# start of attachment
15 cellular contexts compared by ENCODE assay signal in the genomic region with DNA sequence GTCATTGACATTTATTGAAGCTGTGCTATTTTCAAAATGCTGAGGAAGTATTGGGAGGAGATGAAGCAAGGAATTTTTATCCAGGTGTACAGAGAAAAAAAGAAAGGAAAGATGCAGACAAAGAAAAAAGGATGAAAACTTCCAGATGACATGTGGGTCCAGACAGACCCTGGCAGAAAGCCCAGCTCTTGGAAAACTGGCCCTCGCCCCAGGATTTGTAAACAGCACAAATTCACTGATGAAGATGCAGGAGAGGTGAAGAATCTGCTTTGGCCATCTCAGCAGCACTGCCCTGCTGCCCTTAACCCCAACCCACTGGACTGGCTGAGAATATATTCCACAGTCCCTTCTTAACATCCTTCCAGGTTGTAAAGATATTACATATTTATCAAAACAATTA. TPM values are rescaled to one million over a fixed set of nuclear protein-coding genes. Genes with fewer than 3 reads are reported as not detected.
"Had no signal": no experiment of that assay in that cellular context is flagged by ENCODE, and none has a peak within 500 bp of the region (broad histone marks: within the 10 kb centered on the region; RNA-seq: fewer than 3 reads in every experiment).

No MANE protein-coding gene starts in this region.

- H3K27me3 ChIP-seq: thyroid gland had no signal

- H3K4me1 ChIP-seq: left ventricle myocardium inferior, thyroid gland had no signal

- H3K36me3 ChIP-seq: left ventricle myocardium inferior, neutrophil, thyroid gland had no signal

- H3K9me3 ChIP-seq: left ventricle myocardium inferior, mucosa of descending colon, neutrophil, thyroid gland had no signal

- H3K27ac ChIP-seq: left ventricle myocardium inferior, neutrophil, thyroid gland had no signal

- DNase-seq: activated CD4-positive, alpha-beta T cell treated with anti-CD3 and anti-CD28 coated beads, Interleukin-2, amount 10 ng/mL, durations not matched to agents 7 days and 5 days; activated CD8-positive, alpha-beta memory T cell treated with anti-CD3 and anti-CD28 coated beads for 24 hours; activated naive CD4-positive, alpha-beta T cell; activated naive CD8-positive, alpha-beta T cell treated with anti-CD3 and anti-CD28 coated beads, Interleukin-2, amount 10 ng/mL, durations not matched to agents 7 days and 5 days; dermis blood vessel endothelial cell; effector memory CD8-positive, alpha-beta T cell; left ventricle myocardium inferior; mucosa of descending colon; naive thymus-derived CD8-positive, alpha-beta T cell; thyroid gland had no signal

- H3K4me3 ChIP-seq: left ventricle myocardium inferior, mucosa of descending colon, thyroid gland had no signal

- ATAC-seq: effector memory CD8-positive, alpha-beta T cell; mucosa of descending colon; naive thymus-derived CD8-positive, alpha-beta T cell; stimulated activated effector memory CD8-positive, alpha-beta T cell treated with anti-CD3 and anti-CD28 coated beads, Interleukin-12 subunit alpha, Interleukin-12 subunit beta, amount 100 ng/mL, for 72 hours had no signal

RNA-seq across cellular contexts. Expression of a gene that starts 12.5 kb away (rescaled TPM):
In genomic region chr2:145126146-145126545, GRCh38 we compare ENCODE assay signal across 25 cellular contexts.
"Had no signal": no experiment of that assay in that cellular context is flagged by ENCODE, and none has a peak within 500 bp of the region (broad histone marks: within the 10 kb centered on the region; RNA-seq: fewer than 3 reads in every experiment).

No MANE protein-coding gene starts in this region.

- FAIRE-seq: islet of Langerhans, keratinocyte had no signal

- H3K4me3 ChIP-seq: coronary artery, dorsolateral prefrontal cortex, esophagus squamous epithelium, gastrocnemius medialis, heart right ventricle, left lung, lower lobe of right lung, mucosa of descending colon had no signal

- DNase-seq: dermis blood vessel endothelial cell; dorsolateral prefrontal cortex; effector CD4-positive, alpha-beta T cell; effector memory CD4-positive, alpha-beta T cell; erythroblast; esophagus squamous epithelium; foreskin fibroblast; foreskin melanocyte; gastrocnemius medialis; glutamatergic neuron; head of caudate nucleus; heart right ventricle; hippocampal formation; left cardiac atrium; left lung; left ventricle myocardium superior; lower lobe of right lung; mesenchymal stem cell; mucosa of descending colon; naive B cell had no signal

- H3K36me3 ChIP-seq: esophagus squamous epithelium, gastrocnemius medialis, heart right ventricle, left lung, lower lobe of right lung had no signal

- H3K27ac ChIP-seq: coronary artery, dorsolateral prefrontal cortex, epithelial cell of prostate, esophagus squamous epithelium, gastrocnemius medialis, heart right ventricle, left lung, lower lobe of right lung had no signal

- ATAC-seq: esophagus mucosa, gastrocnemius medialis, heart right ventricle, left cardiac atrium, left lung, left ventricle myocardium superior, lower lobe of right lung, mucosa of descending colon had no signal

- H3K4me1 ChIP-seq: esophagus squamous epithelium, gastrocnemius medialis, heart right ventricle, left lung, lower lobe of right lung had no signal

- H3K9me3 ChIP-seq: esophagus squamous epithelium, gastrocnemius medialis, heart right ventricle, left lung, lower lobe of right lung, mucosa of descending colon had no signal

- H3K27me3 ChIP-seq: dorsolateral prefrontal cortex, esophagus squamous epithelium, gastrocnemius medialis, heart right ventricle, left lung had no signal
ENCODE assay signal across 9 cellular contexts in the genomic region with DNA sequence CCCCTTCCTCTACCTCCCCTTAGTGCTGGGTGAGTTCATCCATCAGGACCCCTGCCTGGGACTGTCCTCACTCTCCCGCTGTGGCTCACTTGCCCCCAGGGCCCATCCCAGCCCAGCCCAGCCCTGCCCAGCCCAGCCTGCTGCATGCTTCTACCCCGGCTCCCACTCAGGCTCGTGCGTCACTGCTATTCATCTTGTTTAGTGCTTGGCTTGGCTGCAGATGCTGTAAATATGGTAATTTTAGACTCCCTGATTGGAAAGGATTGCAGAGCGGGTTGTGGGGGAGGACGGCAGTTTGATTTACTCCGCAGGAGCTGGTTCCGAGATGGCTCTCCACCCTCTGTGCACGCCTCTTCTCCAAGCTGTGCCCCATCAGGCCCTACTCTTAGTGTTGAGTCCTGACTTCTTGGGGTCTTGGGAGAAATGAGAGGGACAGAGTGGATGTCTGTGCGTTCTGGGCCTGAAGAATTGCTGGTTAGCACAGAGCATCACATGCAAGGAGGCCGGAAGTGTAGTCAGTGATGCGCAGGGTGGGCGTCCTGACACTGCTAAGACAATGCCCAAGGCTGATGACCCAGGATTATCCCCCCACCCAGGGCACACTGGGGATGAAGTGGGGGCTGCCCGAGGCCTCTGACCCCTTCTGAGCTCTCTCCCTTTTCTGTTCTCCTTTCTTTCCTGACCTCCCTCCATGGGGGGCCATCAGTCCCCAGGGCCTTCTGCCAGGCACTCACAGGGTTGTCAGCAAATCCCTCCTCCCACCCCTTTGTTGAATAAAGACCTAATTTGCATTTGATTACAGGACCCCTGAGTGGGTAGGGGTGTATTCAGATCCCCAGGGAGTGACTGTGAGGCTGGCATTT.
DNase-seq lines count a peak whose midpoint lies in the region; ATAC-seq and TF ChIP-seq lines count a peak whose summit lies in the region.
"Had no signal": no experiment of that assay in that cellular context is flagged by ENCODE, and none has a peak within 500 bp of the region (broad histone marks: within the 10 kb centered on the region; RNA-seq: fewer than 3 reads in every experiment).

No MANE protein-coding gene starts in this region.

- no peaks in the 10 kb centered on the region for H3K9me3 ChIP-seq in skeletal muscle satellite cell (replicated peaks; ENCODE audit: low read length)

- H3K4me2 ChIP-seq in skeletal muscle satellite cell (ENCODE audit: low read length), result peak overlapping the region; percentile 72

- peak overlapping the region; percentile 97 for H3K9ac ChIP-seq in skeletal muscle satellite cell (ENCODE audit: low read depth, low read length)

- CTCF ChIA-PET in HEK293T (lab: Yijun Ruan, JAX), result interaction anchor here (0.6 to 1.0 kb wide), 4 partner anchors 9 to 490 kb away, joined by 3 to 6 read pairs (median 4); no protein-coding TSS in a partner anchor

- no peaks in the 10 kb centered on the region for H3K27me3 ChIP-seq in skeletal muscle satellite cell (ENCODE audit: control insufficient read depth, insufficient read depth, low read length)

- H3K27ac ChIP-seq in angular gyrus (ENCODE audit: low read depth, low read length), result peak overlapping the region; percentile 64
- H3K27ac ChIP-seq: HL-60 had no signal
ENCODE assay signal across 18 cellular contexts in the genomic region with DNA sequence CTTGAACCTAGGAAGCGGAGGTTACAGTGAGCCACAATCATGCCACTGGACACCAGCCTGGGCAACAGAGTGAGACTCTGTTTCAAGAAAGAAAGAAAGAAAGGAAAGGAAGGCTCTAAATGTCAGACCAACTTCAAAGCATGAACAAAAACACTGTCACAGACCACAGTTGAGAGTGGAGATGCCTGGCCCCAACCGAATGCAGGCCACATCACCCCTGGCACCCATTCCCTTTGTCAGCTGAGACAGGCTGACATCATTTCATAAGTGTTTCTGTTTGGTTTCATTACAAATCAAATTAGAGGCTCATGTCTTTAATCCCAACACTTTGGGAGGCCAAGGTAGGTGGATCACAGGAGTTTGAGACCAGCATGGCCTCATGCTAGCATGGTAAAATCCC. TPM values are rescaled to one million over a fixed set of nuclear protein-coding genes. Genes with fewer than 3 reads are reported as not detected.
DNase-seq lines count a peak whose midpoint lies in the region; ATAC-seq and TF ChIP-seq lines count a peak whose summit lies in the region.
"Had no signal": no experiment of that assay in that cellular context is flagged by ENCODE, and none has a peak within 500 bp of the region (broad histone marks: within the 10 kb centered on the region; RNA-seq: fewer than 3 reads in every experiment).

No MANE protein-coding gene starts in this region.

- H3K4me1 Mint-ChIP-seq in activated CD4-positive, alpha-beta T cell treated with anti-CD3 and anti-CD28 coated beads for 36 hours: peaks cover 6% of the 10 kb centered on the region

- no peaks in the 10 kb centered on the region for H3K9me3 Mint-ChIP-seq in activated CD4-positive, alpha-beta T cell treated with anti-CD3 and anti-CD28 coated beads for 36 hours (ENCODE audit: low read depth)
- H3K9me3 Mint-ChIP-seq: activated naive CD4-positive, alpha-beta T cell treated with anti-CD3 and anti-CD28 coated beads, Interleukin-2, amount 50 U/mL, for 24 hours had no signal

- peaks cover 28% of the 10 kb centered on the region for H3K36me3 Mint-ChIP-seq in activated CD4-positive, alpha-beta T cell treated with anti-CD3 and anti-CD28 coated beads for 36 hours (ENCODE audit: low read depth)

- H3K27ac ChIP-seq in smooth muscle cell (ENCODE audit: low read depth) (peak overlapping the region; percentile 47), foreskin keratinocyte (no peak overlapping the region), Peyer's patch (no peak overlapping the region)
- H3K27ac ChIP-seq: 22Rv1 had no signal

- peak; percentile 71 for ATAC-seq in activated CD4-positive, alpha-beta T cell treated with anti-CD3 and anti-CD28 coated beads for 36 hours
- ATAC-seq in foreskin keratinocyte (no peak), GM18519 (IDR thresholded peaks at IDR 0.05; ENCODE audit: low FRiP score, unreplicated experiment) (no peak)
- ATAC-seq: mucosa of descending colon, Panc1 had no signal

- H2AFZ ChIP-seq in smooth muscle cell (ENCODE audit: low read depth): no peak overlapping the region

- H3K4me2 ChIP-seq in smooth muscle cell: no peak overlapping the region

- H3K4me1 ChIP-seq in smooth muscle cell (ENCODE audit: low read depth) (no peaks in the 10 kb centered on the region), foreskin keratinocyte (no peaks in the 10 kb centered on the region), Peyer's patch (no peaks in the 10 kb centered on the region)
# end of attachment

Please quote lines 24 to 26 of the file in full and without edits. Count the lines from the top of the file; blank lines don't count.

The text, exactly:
- H3K27me3 ChIP-seq: dorsolateral prefrontal cortex, esophagus squamous epithelium, gastrocnemius medialis, heart right ventricle, left lung had no signal
ENCODE assay signal across 9 cellular contexts in the genomic region with DNA sequence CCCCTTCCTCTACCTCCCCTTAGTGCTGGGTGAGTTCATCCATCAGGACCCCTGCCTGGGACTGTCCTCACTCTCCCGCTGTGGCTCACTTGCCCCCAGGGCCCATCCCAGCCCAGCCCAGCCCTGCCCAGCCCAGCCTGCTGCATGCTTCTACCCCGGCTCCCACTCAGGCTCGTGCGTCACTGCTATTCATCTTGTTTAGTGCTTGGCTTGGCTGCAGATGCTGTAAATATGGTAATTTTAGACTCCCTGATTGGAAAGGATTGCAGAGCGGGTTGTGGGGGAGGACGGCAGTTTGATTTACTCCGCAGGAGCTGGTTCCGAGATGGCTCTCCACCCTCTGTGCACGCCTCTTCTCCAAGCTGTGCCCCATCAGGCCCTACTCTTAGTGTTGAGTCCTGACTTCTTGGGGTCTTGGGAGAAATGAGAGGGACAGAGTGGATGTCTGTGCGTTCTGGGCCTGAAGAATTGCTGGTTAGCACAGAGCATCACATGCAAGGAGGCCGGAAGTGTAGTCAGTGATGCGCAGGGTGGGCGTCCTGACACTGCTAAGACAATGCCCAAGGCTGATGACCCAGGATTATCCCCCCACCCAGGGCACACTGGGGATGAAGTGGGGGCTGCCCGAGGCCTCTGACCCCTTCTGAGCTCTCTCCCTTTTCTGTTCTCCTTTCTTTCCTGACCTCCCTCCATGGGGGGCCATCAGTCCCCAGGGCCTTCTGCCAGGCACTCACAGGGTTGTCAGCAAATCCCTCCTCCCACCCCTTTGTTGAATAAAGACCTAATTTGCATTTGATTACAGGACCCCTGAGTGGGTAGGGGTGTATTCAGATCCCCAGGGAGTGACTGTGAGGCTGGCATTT.
DNase-seq lines count a peak whose midpoint lies in the region; ATAC-seq and TF ChIP-seq lines count a peak whose summit lies in the region.